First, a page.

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Title: Changes in substrate availability drive carbon cycle response to chronic warming

Abstract

As earth's climate continues to warm, it is important to understand how the capacity of terrestrial ecosystems to retain carbon (C) will be affected. We combined measurements of microbial activity with the concentration, quality, and physical accessibility of soil carbon to microorganisms to evaluate the mechanisms by which more than two decades of experimental warming has altered the carbon cycle in a Northeast US temperate deciduous forest. We have found that concentrations of soil organic matter were reduced in both the organic and mineral soil horizons. The molecular composition of the carbon was altered in the mineral soil with significant reductions in the relative abundance of polysaccharides and lignin, and an increase in lipids. Mineral-associated organic matter was preferentially depleted by warming in the top 3 cm of mineral soil. We found that potential extracellular enzyme activity per gram of soil at a common temperature was generally unaffected by warming treatment. However, by measuring potential extracellular enzyme activities between 4 and 30 °C, we found that activity per unit microbial biomass at in-situ temperatures was increased by warming. This was associated with a tendency for microbial biomass to decrease with warming. These results indicate that chronic warming has reduced soilmore » organic matter concentrations, selecting for a smaller but more active microbial community increasingly dependent on mineral-associated organic matter.« less

Authors:
ORCiD logo [1];  [2];  [3];  [4]
  1. Univ. of Massachusetts, Amherst, MA (United States). Graduate Program in Organismic and Evolutionary Biology
  2. Univ. of New Hampshire, Durham, NH (United States). Dept. of Natural Resources and the Environment
  3. The Marine Biological Lab., Woods Hole, MA (United States). The Ecosystems Center
  4. Univ. of Massachusetts, Amherst, MA (United States). Dept. of Microbiology
Publication Date:
Research Org.:
The Marine Biological Lab., Woods Hole, MA (United States)
Sponsoring Org.:
USDOE Office of Science (SC), Biological and Environmental Research (BER) (SC-23). Climate and Environmental Sciences Division; Univ. of Massachusetts, Amherst, MA (United States); National Science Foundation (NSF)
OSTI Identifier:
1376980
Alternate Identifier(s):
OSTI ID: 1424964
Grant/Contract Number:  
SC0010740; 1237491; G20141015649466
Resource Type:
Journal Article: Published Article
Journal Name:
Soil Biology and Biochemistry
Additional Journal Information:
Journal Volume: 110; Journal Issue: C; Journal ID: ISSN 0038-0717
Publisher:
Elsevier
Country of Publication:
United States
Language:
English
Subject:
54 ENVIRONMENTAL SCIENCES; Soil carbon; Climate feedbacks; Enzyme activity; Microbial adaptation

Citation Formats

Pold, Grace, Grandy, A. Stuart, Melillo, Jerry M., and DeAngelis, Kristen M. Changes in substrate availability drive carbon cycle response to chronic warming. United States: N. p., 2017. Web. doi:10.1016/j.soilbio.2017.03.002.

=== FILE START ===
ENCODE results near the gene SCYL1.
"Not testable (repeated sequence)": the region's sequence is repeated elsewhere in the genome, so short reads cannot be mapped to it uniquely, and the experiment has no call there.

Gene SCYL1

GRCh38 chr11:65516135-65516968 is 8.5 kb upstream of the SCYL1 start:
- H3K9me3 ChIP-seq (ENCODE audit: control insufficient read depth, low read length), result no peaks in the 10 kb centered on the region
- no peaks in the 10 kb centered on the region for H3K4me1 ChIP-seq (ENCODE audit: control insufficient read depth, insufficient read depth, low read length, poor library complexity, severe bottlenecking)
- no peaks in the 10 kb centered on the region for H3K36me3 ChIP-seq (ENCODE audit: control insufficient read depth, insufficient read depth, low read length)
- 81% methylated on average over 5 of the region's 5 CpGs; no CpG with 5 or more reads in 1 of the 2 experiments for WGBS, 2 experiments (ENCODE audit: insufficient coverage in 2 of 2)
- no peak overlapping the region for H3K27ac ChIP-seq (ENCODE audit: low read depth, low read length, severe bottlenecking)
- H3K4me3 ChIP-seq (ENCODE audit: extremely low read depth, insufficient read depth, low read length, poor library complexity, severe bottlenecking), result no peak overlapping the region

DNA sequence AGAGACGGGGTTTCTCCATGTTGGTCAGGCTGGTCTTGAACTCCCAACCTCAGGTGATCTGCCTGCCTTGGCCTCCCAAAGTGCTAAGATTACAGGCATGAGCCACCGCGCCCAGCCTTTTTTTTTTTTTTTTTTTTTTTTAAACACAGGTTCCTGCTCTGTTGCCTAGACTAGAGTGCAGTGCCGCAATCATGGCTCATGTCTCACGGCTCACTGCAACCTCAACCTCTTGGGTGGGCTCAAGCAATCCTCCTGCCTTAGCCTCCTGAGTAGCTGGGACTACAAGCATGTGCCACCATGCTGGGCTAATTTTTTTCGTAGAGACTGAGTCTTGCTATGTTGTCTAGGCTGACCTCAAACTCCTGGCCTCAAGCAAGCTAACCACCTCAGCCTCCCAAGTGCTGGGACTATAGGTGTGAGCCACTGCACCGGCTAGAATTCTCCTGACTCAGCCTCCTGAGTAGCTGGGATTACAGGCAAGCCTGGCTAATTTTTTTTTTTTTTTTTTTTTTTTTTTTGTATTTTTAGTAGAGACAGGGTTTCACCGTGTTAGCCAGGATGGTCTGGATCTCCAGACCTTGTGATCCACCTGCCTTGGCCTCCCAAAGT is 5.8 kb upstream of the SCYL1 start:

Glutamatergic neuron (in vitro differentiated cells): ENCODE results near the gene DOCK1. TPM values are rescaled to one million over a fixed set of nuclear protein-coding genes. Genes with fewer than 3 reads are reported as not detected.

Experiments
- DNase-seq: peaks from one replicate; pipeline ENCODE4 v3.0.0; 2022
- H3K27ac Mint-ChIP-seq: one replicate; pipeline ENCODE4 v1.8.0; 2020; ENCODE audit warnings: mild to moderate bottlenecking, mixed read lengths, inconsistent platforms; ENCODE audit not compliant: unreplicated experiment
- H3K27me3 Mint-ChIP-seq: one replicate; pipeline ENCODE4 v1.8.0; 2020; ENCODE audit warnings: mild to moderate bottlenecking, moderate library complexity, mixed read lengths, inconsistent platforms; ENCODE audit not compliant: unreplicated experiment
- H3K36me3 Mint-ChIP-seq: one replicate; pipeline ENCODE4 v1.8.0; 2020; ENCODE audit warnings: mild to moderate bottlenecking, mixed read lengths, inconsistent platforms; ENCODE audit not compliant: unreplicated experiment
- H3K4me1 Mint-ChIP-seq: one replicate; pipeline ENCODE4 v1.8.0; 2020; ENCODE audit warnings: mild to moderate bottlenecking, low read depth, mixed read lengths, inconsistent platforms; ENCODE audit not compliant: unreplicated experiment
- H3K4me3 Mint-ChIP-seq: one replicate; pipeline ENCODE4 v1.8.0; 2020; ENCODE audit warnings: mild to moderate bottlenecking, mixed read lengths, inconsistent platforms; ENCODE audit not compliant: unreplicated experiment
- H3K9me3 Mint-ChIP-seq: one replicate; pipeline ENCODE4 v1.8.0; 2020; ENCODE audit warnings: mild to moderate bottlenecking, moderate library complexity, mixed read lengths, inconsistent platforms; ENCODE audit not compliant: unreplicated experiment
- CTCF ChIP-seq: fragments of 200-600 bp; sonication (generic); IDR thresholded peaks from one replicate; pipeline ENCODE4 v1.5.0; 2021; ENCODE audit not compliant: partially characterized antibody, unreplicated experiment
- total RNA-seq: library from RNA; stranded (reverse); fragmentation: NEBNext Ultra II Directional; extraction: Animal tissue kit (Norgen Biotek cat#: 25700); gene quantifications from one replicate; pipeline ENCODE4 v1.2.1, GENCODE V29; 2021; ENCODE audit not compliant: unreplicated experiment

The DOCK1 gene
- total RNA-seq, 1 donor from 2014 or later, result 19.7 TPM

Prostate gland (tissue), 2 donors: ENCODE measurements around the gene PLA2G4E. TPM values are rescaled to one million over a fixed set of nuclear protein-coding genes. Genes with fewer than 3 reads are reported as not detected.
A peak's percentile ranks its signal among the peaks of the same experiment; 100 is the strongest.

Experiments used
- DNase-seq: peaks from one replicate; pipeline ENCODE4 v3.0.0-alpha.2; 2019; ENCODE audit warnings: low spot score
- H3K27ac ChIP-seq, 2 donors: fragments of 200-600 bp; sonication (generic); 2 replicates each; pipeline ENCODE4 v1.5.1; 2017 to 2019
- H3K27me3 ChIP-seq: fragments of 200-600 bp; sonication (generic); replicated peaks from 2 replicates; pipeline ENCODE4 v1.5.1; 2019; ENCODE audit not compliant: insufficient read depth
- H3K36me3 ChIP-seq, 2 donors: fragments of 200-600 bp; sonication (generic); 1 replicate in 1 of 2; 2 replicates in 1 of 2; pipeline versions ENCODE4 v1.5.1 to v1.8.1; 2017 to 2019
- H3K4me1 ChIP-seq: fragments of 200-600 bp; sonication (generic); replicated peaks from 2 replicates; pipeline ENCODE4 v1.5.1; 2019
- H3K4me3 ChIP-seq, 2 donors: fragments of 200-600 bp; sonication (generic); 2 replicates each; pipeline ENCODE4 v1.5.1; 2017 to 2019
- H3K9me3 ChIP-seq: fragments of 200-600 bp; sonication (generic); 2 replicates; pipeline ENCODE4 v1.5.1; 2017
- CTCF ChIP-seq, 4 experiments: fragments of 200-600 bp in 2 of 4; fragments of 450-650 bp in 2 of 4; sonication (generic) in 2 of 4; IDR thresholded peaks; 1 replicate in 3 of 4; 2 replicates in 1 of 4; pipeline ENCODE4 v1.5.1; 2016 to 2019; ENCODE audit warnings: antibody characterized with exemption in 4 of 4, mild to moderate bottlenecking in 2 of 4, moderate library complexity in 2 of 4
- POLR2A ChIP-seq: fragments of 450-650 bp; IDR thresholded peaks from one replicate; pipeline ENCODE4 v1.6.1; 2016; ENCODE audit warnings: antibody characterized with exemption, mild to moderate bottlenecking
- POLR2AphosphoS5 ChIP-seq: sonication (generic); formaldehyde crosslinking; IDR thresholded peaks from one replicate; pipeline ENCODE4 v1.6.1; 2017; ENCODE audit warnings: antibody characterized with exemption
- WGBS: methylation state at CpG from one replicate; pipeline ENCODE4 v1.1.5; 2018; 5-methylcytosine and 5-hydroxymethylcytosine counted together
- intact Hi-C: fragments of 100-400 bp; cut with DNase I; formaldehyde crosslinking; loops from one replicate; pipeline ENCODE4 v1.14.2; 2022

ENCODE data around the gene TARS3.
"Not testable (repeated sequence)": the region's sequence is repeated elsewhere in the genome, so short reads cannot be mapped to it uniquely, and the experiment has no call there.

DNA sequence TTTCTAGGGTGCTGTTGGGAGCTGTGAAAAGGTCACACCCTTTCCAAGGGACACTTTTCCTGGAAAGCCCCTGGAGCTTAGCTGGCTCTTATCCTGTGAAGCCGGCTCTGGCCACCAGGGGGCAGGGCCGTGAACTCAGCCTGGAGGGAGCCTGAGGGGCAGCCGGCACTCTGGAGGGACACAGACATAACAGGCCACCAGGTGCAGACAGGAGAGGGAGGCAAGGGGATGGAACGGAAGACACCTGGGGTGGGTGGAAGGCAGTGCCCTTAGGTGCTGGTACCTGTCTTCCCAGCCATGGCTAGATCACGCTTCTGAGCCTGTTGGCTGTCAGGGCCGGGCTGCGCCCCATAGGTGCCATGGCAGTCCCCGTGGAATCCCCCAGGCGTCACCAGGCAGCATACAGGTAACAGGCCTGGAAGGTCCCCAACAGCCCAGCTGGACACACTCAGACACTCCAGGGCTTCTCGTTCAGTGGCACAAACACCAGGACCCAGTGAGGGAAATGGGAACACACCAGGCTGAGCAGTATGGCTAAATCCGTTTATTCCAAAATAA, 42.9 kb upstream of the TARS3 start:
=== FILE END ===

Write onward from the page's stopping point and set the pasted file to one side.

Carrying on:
Pold, Grace, Grandy, A. Stuart, Melillo, Jerry M., & DeAngelis, Kristen M. Changes in substrate availability drive carbon cycle response to chronic warming. United States. doi:10.1016/j.soilbio.2017.03.002.
Pold, Grace, Grandy, A. Stuart, Melillo, Jerry M., and DeAngelis, Kristen M. Wed . "Changes in substrate availability drive carbon cycle response to chronic warming". United States. doi:10.1016/j.soilbio.2017.03.002.
@article{osti_1376980,
title = {Changes in substrate availability drive carbon cycle response to chronic warming},
author = {Pold, Grace and Grandy, A. Stuart and Melillo, Jerry M. and DeAngelis, Kristen M.},
abstractNote = {As earth's climate continues to warm, it is important to understand how the capacity of terrestrial ecosystems to retain carbon (C) will be affected. We combined measurements of microbial activity with the concentration, quality, and physical accessibility of soil carbon to microorganisms to evaluate the mechanisms by which more than two decades of experimental warming has altered the carbon cycle in a Northeast US temperate deciduous forest. We have found that concentrations of soil organic matter were reduced in both the organic and mineral soil horizons. The molecular composition of the carbon was altered in the mineral soil with significant reductions in the relative abundance of polysaccharides and lignin, and an increase in lipids. Mineral-associated organic matter was preferentially depleted by warming in the top 3 cm of mineral soil. We found that potential extracellular enzyme activity per gram of soil at a common temperature was generally unaffected by warming treatment. However, by measuring potential extracellular enzyme activities between 4 and 30 °C, we found that activity per unit microbial biomass at in-situ temperatures was increased by warming. This was associated with a tendency for microbial biomass to decrease with warming. These results indicate that chronic warming has reduced soil organic matter concentrations, selecting for a smaller but more active microbial community increasingly dependent on mineral-associated organic matter.},
doi = {10.1016/j.soilbio.2017.03.002},
journal = {Soil Biology and Biochemistry},
number = C,
volume = 110,
place = {United States},
year = {Wed Mar 22 00:00:00 EDT 2017},
month = {Wed Mar 22 00:00:00 EDT 2017}
}

Journal Article:
Free Publicly Available Full Text
Publisher's Version of Record at 10.1016/j.soilbio.2017.03.002

Citation Metrics:
Cited by: 3 works
Citation information provided by
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